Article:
Dive for Cancer Raises Record Funds

It’s a devastating fact that 1 in 2 people in Australia will be diagnosed with cancer before their 85th birthday (source: Australian Institute of Health and Welfare). So it’s only natural to want to raise much needed funds for research into this widespread disease.

In 2013, PADI Divemaster and Cancer Council Ambassador Mark Tozer created Dive for Cancer, a unique scuba diving fund raising event. Since then, Dive for Cancer has grown into a non-profit organisation that brings together divers all over Australia and beyond to raise much needed funds for cancer research.

This year, there have been three Dive for Cancer events hosted in Queensland, South Australia and, for the first time, New Zealand.

Speaking about the event in South Australia, Mark Tozer said:

“This year the weather favoured our sell-out event, enabling 150 divers to dig deep in our underwater passion and joint goal in the fight toward a future without cancer.

Year on year we have seen our event grow and the generosity and donations increase. We are overwhelmed to say that together we’ve raised $29,388.86 at this year’s event.”

Despite the weather in New Zealand trying to keep divers away (roads were closed following a cyclone) it was a great day there too with 14 dedicated divers raising an awesome $1,315NZD.

It’s always incredible to see the diving community come together to support a cause and Dive for Cancer is no exception.

Congratulations to Mark, the Dive for Cancer team and everyone who got involved in this year’s events.

PADI Joins Forces with Mission Blue to Help Protect the World’s Ocean

PADI® and Mission Blue™ have forged a formal partnership to help increase the level of protection of our world’s ocean. Led by legendary oceanographer Dr. Sylvia Earle, Mission Blue inspires action to explore and protect the ocean. At the heart of this effort is a global campaign to build public support for the protection of Hope Spots — special places that are vital to the health of the ocean.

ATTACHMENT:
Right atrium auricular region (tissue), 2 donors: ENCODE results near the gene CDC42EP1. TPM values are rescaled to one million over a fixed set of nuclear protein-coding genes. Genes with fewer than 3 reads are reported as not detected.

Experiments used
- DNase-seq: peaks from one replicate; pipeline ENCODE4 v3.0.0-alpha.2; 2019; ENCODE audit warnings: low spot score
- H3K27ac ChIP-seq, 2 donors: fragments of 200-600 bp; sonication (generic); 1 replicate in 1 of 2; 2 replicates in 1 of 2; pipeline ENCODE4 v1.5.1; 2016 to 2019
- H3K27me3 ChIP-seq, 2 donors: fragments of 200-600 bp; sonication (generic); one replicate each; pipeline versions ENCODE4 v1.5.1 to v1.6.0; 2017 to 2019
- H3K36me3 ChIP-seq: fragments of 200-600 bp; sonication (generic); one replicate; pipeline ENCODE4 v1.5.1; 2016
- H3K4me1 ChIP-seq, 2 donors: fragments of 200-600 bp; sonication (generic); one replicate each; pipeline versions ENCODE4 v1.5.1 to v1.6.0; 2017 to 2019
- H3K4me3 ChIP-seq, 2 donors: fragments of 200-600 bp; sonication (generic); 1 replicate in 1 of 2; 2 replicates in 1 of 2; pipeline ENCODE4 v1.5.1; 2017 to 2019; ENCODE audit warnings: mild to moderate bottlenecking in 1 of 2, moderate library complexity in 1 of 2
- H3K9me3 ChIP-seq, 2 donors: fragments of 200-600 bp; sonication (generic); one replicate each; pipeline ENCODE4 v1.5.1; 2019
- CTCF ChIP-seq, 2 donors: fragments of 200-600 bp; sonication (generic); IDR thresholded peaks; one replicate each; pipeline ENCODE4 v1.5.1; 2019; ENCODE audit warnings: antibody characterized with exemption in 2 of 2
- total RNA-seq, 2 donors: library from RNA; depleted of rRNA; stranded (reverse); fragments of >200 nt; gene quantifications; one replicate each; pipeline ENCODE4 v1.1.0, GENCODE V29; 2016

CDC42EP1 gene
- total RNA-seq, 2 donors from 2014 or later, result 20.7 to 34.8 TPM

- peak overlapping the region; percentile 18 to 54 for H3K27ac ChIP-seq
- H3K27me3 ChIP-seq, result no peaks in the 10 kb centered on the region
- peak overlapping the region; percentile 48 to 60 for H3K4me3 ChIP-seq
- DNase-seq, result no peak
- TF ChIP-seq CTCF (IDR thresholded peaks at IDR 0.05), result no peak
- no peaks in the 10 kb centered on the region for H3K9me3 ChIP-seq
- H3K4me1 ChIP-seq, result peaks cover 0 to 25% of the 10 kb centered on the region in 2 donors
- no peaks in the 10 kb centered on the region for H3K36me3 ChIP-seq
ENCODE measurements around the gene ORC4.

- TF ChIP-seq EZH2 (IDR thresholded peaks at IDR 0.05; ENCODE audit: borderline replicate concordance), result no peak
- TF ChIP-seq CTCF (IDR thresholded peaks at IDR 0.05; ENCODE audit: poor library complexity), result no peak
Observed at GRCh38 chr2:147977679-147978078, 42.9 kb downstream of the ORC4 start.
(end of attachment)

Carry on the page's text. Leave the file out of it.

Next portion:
Hope Spots are about recognising, empowering and supporting individuals and communities around the world in their efforts to protect the ocean. By activating its global network of divers and dive professionals, the PADI family will further bring attention to marine areas in a worldwide network targeted for enhanced protection.

“Mission Blue is thrilled to partner with PADI to bring awareness to divers around the world about the value of Hope Spots,” says Laura Cassiani, Executive Director of Mission Blue. “Divers are an important voice in the global coalition for greater marine conservation because they know first-hand the beauty and fragility of marine ecosystems. We believe deeply that this exciting new collaboration between PADI and Mission Blue will ignite broad support for further ocean conservation around the world. Onward and downward!”

In November 2016, PADI announced our Four Pillars of Change social and environmental responsibility program. Devised to elevate the PADI mission to be best in and for the world, the Four Pillars will help connect the PADI community to the ocean causes they care about. Program efforts will be focused on building awareness of important issues affecting ocean health, strengthening dive communities and dive infrastructure, and forming global alliances that will engage and mobilize PADI Dive Centres, Resorts, dive professionals, and divers to be a global force for good.

“Connecting PADI Divers and Members with the Hope Spots program provides them with actionable opportunities to have a lasting impact on the future of our blue planet,” says Drew Richardson, President and CEO of PADI Worldwide. “Through our partnership, PADI and Mission Blue hope to educate divers and ignite support for Hope Spots with the long-term goal of formally protecting more areas of our world’s ocean.”

PADI will showcase a different Hope Spot each month, such as the Coral Triangle and the Saanich Inlet, to give divers a deeper insight into these vital ecosystems and the need to safeguard them as protected areas. In the coming months, PADI Divers will learn more about some of the best Hope Spots for diving and have an opportunity to nominate new Hope Spots.

If governments, civilian organisations and communities work together to formally protect Hope Spots, these special marine environments can form the seeds of tomorrow’s healthy ocean. Currently, only 5% of the world’s oceans are protected. By joining forces, the goal set forth by the International Union for Conservation of Nature (IUCN) World Conservation Congress to protect 30 percent of our world’s oceans by 2030 is reachable.